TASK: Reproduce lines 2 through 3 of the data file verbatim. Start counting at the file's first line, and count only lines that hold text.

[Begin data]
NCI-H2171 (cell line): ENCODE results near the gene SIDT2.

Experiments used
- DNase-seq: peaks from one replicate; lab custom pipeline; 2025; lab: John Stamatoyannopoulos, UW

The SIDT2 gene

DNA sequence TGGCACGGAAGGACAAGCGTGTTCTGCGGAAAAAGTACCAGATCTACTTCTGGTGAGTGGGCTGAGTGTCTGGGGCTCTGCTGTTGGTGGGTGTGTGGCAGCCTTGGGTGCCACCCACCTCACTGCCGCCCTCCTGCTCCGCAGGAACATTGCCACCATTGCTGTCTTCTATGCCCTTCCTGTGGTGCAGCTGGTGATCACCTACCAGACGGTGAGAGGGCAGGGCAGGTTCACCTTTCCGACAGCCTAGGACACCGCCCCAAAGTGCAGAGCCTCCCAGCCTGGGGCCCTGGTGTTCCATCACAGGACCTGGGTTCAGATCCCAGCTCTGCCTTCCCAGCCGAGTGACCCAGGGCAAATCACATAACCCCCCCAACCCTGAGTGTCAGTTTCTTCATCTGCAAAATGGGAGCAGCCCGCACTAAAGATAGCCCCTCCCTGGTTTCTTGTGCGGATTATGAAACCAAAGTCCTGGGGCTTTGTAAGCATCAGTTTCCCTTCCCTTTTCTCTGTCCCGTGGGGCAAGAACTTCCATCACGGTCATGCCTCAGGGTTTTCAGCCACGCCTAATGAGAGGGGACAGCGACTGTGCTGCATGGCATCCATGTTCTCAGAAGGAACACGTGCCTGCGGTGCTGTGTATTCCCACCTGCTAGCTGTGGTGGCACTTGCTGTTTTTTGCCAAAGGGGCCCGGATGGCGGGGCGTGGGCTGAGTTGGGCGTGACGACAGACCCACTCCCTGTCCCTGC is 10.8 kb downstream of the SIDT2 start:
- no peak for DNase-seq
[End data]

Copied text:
Experiments used
- DNase-seq: peaks from one replicate; lab custom pipeline; 2025; lab: John Stamatoyannopoulos, UW